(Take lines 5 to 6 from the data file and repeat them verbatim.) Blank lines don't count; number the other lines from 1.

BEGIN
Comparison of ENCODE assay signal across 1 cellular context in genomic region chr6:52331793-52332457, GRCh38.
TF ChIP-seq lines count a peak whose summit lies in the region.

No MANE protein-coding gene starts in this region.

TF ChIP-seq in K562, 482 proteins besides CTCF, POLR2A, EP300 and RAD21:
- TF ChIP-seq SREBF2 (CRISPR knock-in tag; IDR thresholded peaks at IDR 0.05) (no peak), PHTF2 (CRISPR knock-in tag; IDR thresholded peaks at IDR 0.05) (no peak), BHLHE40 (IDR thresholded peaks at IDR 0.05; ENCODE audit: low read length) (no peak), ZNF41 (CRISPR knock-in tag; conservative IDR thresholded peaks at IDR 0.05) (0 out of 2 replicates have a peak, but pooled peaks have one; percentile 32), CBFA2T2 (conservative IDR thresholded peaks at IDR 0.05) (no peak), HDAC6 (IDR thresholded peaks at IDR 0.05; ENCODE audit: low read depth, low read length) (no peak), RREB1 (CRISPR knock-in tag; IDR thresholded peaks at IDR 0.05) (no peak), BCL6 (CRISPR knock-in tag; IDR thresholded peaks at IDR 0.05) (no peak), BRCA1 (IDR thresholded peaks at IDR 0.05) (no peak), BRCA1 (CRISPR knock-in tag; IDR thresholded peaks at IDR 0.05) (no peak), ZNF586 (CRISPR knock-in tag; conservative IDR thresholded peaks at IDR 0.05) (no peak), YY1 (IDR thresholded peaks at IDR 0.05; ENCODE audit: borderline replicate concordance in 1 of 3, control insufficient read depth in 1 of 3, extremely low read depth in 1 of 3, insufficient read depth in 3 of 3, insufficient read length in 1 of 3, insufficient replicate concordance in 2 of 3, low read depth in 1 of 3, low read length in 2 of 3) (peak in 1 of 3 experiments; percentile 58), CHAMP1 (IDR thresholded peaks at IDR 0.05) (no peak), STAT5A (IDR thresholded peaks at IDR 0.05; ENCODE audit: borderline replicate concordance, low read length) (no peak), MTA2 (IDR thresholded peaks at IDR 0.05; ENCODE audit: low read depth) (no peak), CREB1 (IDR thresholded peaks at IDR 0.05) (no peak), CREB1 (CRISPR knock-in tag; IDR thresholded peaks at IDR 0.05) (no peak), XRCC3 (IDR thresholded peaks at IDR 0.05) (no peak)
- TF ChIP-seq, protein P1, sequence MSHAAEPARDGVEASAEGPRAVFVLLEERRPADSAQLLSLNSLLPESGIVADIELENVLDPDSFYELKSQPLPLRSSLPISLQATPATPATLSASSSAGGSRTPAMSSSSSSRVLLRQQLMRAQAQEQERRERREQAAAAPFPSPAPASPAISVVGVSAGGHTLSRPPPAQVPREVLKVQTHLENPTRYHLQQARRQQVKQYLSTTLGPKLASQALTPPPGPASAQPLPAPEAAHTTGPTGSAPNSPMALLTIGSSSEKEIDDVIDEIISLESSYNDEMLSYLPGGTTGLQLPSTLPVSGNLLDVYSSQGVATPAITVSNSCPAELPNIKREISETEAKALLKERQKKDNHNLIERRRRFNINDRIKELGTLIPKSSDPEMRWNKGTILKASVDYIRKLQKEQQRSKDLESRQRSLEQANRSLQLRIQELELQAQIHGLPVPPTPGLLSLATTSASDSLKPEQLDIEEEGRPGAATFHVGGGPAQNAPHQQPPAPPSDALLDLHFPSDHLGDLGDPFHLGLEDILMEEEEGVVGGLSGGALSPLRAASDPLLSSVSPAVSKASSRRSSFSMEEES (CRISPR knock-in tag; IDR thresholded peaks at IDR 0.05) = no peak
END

- TF ChIP-seq SREBF2 (CRISPR knock-in tag; IDR thresholded peaks at IDR 0.05) (no peak), PHTF2 (CRISPR knock-in tag; IDR thresholded peaks at IDR 0.05) (no peak), BHLHE40 (IDR thresholded peaks at IDR 0.05; ENCODE audit: low read length) (no peak), ZNF41 (CRISPR knock-in tag; conservative IDR thresholded peaks at IDR 0.05) (0 out of 2 replicates have a peak, but pooled peaks have one; percentile 32), CBFA2T2 (conservative IDR thresholded peaks at IDR 0.05) (no peak), HDAC6 (IDR thresholded peaks at IDR 0.05; ENCODE audit: low read depth, low read length) (no peak), RREB1 (CRISPR knock-in tag; IDR thresholded peaks at IDR 0.05) (no peak), BCL6 (CRISPR knock-in tag; IDR thresholded peaks at IDR 0.05) (no peak), BRCA1 (IDR thresholded peaks at IDR 0.05) (no peak), BRCA1 (CRISPR knock-in tag; IDR thresholded peaks at IDR 0.05) (no peak), ZNF586 (CRISPR knock-in tag; conservative IDR thresholded peaks at IDR 0.05) (no peak), YY1 (IDR thresholded peaks at IDR 0.05; ENCODE audit: borderline replicate concordance in 1 of 3, control insufficient read depth in 1 of 3, extremely low read depth in 1 of 3, insufficient read depth in 3 of 3, insufficient read length in 1 of 3, insufficient replicate concordance in 2 of 3, low read depth in 1 of 3, low read length in 2 of 3) (peak in 1 of 3 experiments; percentile 58), CHAMP1 (IDR thresholded peaks at IDR 0.05) (no peak), STAT5A (IDR thresholded peaks at IDR 0.05; ENCODE audit: borderline replicate concordance, low read length) (no peak), MTA2 (IDR thresholded peaks at IDR 0.05; ENCODE audit: low read depth) (no peak), CREB1 (IDR thresholded peaks at IDR 0.05) (no peak), CREB1 (CRISPR knock-in tag; IDR thresholded peaks at IDR 0.05) (no peak), XRCC3 (IDR thresholded peaks at IDR 0.05) (no peak)
- TF ChIP-seq, protein P1, sequence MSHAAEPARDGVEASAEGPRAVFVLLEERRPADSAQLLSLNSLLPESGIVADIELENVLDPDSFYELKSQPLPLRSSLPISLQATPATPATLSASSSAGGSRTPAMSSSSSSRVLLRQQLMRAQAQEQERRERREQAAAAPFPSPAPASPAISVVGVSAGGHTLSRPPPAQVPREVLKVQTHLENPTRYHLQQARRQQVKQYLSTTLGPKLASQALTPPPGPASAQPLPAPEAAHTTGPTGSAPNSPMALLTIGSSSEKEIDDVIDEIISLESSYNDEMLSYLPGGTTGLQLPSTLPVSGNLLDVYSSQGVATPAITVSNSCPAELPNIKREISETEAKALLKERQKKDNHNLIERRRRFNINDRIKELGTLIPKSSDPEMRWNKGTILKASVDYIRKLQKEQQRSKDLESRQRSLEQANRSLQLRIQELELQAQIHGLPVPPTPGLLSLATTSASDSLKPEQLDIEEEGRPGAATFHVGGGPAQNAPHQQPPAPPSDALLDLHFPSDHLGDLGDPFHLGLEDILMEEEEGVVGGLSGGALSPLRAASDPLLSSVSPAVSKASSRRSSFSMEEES (CRISPR knock-in tag; IDR thresholded peaks at IDR 0.05) = no peak